Tuesday, September 20, 2022

A unique family adventure to North Dakota

We went on a little explore into North Dakota today, sort of a family outing with our two sons before they head back home.  We saw a little of America few see, one was a rather diminutive waterfall. Mineral Springs Waterfall as it turns out, IS the largest within the State of North Dakota.  To be fair, it does not look like much, but the two and a half mile walk into it was pleasant and worth the adventure.  Who knew? 

The Sheyenne River valley is a cool place. The look of fall is in the air...


We then went to Ft Ransom, and looked for the many archeology oddities found nearby.  Pyramid Hill, a mound of conflicting origin, overlooking the Sheyenne River, much like Pilot Mound overlooks the end of the Pembina River to the rest almost straight north in Manitoba.  I have my theories but that is beyond this blog.

The Black Viking sits on top, a rather recent addition to an ancient mound.  It all started when Snorri and Bjarne--Snorri Thorfinnson and Bjarne Ness, two old cronies in Fort Ransom--decided they would put their little town on the map with a Viking monument. They were inspired both by Snorri’s discovery of Norse mooring stones along the Sheyenne River and by the example of Elmer Peterson of Jamestown College, whose World’s Largest Buffalo not only put Jimtown on the map but also lured Republican hopeful Nelson A. Rockefeller out for the dedication in 1960. Snorri and Bjarne started sculpting classes with Professor Peterson, the master of concrete, and planned to fashion the great Viking themselves. They wanted to place it atop the conical hill overlooking town from the south, an elevation Snorri thought surely was an Indian burial mound. That was when the dream began to unravel, for Bjarne got cancer, and died, and Snorri’s enthusiasm flagged.

Somehow, then, as the story goes, a Vietnam veteran named Bill Woell, down and out and living in a tipi, made connections with Snorri and other men of the Fort Ransom Commercial Club, and he offered to sculpt them a Viking.  He did the work in a farm building down by Leonard, fashioning the figure of pipe, steel mesh, and a sort of burlap-mache.  One afternoon in the early 1970s, a helicopter lowered the Black Viking into place.

It was not exactly what the Nordic stalwarts of Fort Ransom had in mind.  The Black Viking was downright demonic. He was, of course, black, and way too slender to be stolid. His spear was like a trident, his horned helmet like horns, and his eyes, they glared vacantly. “We wanted a Viking,” a local woman observed, “but not that kind.” The subsequent physical deterioration of the Black Viking testifies to the not-so-benign neglect by the community for a stunning piece of outsider art.  They now have a turn out and a sign below him.

We could not locate the mooring stone or the Writing Rock, sigh, a missed opportunity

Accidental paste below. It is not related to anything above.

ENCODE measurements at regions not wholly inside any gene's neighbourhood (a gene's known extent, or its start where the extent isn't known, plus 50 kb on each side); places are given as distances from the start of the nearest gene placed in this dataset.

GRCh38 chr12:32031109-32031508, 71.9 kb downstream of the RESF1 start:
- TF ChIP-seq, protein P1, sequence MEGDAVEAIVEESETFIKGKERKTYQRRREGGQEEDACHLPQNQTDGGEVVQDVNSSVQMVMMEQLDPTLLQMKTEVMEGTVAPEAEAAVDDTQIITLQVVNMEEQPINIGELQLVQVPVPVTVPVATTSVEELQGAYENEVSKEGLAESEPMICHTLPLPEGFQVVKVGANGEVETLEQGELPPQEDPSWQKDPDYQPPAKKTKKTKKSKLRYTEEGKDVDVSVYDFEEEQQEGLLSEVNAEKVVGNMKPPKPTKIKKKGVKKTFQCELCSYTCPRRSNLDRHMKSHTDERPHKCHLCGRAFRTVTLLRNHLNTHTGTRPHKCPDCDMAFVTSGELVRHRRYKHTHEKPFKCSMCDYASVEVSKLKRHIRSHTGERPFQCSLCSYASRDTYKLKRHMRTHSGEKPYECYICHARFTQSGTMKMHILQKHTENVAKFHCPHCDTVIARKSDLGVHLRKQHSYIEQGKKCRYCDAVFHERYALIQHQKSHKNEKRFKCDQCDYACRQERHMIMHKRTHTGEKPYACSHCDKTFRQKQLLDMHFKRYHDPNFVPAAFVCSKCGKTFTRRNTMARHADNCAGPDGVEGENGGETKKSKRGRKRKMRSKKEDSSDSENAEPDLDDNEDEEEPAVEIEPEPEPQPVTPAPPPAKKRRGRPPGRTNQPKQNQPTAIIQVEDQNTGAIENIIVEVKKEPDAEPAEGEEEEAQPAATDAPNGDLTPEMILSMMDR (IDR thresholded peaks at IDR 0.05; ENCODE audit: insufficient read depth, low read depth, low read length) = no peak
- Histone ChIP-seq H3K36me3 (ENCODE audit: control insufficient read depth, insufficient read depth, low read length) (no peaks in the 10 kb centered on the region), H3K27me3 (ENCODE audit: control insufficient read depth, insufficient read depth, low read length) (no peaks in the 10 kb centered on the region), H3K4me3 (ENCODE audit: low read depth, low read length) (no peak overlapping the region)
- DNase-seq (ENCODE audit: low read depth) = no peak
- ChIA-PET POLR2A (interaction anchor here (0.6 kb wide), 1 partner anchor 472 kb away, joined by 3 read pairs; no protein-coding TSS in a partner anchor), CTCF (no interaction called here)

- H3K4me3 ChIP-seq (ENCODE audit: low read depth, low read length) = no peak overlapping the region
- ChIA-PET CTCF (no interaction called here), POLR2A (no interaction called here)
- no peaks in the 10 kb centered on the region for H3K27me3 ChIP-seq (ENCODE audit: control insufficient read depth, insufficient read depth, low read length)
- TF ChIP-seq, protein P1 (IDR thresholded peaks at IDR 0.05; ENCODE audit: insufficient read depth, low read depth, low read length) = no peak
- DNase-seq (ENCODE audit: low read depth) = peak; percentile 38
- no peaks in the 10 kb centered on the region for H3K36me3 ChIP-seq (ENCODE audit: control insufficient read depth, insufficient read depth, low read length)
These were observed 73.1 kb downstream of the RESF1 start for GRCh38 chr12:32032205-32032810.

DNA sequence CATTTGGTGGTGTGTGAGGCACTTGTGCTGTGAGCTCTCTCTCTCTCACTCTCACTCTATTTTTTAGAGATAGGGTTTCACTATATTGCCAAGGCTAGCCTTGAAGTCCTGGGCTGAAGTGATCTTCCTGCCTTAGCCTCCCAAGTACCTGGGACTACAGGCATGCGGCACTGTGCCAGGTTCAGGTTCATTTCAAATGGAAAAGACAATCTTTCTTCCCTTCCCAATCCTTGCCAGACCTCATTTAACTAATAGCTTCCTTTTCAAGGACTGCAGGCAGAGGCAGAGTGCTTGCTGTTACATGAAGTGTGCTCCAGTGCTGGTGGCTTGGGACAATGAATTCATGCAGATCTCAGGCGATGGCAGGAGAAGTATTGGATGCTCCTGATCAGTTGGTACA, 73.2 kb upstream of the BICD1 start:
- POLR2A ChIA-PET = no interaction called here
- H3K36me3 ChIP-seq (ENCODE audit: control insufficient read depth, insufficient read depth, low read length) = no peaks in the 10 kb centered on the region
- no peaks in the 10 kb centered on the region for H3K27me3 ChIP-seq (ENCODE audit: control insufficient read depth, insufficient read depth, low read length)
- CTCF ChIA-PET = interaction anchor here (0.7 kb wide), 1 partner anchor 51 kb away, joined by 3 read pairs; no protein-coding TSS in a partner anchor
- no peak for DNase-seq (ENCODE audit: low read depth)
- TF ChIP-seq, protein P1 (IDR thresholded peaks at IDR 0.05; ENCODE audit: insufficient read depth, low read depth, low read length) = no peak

We also went past the Scenic Theater in Lisbon ND, the oldest continuously operated movie theater in the United States.  It began operating in 1911.  "Where the Crawdads sing" is currently playing, should anyone get up this way.  It is a one of a kind place worth visiting.


Standing Rock is a rather odd deal.  What a piece of obsidianish stone is doing on this high overlook is not natural. There is a lot of money placed on it, for reasons I can only guess.  It is at an extensive 15000 year old burial mound complex (a mound is behind my son), this is about 8 miles north of the Pyramid Mound.  Who was here 15,000 years ago?  Nobody really knows.  Some speculate but they do not know.  
 

We saw the 1910 built Sargeant County courthouse in Forman, ND, to add to me nascent collection of County Courthouse photos.  The maroon trim is quite nice and considering this sits in a town of 450 people, and in a small county, its upkeep is good to see.


Plus a more recent one in Lisbon, for Ransom County, This one looks very much 1930s and upon looking it up, I was not surprised to see the building date at 1937.

I decided to not photograph birds today.  I watched but somehow felt I was intruding and could not press the shutter, the same held true for butterflies but I snapped a couple of photos anyways.  There were a few Gray Hairstreaks about.

and so diminutive Dainty Yellow butterflies hanging on in the rapidly browning of fall


Saw some western plains garter snake subspecies of the common garter snake, many were out on the roads

I also saw a smooth green snake as well, but could not get it photographed
Our picnic would have been better had not someone forgot to pack the bread

It was a good outing to the north, might be the last for a while, Allwin middle is leaving for the Max Planck Institute in Germany in two weeks and Tyko, is heading back in a couple of days to Chicago to complete his medical studies.  It has been a wonderful  idyll home with our boys.

Wednesday, August 17, 2022

Is the Doctor in the house?

                              

We drove to Madison and the University of Wisconsin to welcome the newest "Doctor" in the family, Dr Allwin McDonald PhD, after he gave his public dissertation for his PhD in Chemistry today, he was done, All under the watch of his mentor, faculty researcher Dr. Andrew Buller  

the start of his hour presentation of 5 years of research, Dr Buller gave him a great introduction of how he became his initial 1st year lab grad student in 2018.

He is a well published protein engineer specializing in biological enzymes.  After leaving the University in Wisconsin now, in October, he leaves for the Max Planck Institute in Jena Germany for a post doctorate fellowship.  Since he majored in German in college and did both a summer internship in Vienna and studied for a year in Bonn, it should not be that big of a shock.  He will be using his expertise to aide their lab.  We will miss him terribly, but once the chicks have left the nest, what is a dad to do....I guess German birds are in my future, crested lark anyone?